The price cut that Tesla kicked off with the new year has become big news for electric car buyers, especially since it seems to be spreading to other manufacturers. It is not by chance that it was the Americans who started this ‘war’. A few days ago there was speculation about the reason that had caused it, alluding to the reduction in available stock, the increase in production, and the lowering of the limits to access aid in some key countries such as China or Norway. Whatever it is, the truth is that there doesn’t just have to be a reason: economically, it must be viable, and for Tesla, it is.
The Californian manufacturer has more profit with each electric car that it delivers than the rest of its rivals. Elon Musk is using these wide profit margins to pass them directly on the price of his cars. Accustomed to the extra profit being distributed in dividends among shareholders, this is great news for buyers.
At the beginning of its short history, Tesla was one of the brands that lost the most with each car it built. His rapid growth, his vertical structure, and the fact that he only assembles electric cars have allowed him to turn the situation around. As a study by Reuters shows, over the past year, Tesla has led the industry in terms of profit margins. In the third quarter of 2022, it had a gross profit of $15,653 per vehicle, more than double that of Volkswagen, four times that of Toyota, and five times that of Ford.
The result of investing in R&D
In 2022, Tesla did the same as the rest of the manufacturers. The shortage of semiconductors and the rise in material prices forced them to reduce production and caused prices to rise. The industry focused on higher-margin models to increase profits, even though sales volumes were lower.
But, with the new year, Tesla challenges its rivals by changing this trend, taking advantage of the fact that the margin of its production costs is higher. This is the result of years of dedicated investment in machinery and production systems, as is the case with large castings that reduce manufacturing times and costs compared to the use of many small parts. It has also incorporated previously outsourced manufacturing of batteries and other components, as well as standardizing vehicle design to improve economies of scale.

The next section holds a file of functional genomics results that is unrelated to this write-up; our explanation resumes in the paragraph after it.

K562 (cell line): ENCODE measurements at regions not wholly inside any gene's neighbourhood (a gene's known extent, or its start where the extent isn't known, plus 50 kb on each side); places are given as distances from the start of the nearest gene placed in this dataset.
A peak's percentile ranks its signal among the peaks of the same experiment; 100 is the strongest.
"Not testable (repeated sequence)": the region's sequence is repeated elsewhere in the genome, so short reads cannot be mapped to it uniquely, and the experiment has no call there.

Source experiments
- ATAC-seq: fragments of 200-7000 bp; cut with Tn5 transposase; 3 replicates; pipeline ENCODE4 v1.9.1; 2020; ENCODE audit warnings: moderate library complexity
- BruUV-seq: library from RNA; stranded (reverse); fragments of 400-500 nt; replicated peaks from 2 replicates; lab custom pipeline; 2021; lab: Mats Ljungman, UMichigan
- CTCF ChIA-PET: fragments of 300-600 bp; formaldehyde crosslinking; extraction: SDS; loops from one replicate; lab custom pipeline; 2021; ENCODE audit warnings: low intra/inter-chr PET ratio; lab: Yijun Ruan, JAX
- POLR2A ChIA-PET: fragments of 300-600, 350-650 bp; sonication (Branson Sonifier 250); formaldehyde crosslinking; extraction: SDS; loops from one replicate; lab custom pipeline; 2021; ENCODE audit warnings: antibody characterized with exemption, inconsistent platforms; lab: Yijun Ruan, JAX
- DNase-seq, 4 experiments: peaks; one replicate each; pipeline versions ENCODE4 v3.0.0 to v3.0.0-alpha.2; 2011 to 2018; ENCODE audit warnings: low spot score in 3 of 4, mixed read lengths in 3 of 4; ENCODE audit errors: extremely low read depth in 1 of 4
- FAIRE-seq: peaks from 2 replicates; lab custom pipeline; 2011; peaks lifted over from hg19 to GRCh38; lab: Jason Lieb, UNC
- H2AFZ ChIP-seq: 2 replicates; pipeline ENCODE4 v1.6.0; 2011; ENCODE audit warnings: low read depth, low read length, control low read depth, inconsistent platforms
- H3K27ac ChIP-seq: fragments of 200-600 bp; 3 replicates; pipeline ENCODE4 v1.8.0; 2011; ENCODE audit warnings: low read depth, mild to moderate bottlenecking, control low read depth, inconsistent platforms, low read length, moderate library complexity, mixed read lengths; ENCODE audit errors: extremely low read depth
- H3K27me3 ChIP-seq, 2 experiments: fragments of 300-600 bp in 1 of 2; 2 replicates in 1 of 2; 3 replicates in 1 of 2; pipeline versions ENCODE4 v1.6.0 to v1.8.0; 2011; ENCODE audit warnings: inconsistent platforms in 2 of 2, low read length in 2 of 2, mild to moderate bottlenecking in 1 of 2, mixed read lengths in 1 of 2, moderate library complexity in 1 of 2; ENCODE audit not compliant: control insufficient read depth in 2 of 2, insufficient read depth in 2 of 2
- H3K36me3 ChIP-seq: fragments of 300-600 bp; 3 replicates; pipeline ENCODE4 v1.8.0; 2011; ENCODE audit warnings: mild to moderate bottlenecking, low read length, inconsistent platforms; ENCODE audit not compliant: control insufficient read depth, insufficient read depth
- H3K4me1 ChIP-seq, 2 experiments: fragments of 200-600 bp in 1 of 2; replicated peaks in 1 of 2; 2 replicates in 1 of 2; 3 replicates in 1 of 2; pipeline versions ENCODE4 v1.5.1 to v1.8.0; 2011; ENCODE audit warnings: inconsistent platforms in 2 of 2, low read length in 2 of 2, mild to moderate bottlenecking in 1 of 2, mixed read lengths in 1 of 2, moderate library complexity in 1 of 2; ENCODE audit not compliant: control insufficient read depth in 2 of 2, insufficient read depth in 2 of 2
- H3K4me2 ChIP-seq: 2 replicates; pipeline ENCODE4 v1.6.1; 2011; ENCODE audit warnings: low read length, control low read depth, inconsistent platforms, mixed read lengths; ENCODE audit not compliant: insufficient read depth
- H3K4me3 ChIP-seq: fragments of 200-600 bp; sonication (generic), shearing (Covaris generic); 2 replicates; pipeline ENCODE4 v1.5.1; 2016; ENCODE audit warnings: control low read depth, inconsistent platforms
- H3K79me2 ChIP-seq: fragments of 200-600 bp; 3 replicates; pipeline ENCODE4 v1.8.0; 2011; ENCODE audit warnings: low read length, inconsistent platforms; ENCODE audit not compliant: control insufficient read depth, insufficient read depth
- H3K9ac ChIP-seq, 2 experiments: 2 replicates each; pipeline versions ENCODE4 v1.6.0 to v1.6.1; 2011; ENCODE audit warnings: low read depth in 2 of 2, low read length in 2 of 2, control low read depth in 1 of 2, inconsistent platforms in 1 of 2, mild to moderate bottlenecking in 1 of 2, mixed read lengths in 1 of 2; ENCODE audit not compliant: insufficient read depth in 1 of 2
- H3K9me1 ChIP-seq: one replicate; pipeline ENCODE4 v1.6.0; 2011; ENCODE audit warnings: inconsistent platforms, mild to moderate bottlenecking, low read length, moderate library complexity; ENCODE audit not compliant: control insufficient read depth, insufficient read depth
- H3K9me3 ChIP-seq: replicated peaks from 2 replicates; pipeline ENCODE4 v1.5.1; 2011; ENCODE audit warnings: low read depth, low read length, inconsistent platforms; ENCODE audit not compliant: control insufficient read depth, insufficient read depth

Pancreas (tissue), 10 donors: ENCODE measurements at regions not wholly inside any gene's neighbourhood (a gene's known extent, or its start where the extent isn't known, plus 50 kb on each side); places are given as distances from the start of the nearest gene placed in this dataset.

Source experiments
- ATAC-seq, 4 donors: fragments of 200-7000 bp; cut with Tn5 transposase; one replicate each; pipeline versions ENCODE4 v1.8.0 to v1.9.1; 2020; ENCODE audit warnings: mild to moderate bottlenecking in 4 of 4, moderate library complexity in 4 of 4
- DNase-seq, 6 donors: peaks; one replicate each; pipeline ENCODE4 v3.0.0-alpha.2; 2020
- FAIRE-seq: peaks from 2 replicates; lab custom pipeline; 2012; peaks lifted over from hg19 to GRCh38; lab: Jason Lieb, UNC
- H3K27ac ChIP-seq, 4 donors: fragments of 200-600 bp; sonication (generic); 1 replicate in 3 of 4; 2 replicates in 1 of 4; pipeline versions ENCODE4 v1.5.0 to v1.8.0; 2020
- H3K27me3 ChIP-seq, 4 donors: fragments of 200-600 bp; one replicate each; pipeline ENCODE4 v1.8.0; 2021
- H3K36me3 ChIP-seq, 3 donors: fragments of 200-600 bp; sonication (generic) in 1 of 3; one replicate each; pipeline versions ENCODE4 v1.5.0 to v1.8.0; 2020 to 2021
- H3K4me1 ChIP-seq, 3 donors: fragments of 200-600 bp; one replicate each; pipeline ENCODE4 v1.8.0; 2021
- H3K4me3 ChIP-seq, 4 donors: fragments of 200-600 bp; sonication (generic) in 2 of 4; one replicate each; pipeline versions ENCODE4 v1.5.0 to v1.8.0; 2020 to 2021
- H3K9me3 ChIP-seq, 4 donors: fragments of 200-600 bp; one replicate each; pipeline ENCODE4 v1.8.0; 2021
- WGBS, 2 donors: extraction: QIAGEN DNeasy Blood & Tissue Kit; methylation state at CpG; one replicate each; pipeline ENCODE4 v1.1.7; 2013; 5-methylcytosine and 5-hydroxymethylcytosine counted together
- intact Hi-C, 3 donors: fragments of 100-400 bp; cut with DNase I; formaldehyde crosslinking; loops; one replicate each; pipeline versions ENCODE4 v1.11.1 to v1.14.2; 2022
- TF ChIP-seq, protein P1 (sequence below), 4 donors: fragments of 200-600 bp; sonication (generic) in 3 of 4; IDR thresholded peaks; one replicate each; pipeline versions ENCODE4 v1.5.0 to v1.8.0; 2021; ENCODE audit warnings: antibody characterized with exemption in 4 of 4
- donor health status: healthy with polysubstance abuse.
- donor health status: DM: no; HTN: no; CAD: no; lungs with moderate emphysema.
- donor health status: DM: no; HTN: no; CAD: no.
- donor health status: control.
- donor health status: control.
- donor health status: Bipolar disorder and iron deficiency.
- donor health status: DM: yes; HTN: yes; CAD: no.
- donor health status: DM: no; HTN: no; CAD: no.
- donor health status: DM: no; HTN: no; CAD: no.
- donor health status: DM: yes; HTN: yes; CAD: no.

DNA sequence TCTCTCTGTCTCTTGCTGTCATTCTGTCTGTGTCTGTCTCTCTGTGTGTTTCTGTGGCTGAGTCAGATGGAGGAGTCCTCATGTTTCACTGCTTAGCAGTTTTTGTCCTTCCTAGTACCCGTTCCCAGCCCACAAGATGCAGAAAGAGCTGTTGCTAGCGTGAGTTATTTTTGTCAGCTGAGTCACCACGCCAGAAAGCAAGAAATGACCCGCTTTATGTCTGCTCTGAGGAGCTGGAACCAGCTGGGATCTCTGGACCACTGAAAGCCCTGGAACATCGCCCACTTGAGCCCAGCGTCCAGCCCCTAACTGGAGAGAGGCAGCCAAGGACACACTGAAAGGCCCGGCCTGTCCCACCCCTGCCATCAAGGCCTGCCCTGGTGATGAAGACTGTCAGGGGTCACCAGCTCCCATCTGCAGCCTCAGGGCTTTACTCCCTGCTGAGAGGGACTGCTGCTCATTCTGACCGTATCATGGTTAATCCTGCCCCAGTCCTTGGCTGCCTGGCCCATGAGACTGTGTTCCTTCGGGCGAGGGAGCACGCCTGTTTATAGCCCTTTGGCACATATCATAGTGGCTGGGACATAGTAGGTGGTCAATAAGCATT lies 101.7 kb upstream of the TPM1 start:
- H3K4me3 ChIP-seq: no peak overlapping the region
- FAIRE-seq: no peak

In reality, Tesla has done nothing but apply what the automobile industry has always done. Henry Ford slashed prices for the Model T in the early 20th century thanks to assembly line innovation. During the 1980s and 1990s, Toyota adjusted its production to each market, managing to reduce costs and increase profits.
China becomes a key market
Across the planet, the demand for electric vehicles has increased in 2022 compared to the general market demand, which was used by all manufacturers to drive up prices. However, analysts warn that it could soon have more production capacity than demand.
In the world’s largest electric vehicle market, China, the end of subsidies has hastened a war in which the goal is to grab as much market share as possible. According to Bill Russo of Automobility, a Shanghai consultancy, “Tesla has gone with the option of taking the weaker players out of the game with tight margins and making a bigger pie with fewer slices.”
Last year, new entrants like Xpeng benefited from Tesla’s price hikes to rein in its economy. Now, it has to cut rates, but with a lower financial margin than Tesla. For each vehicle, Xpeng reported a gross profit of $4,565, according to data analyzed by Reuters. “We hope that more people will be able to access our cars by making them more and more affordable,” Xpeng said in a statement.
The Chinese market leader for electric vehicles, BYD, announced an increase in its prices from January 1, after the phasing out of subsidies announced by the Chinese government. For now, it hasn’t responded to Tesla’s latest price cuts in China: its gross margins, $5,456 per vehicle, give it a little wiggle room.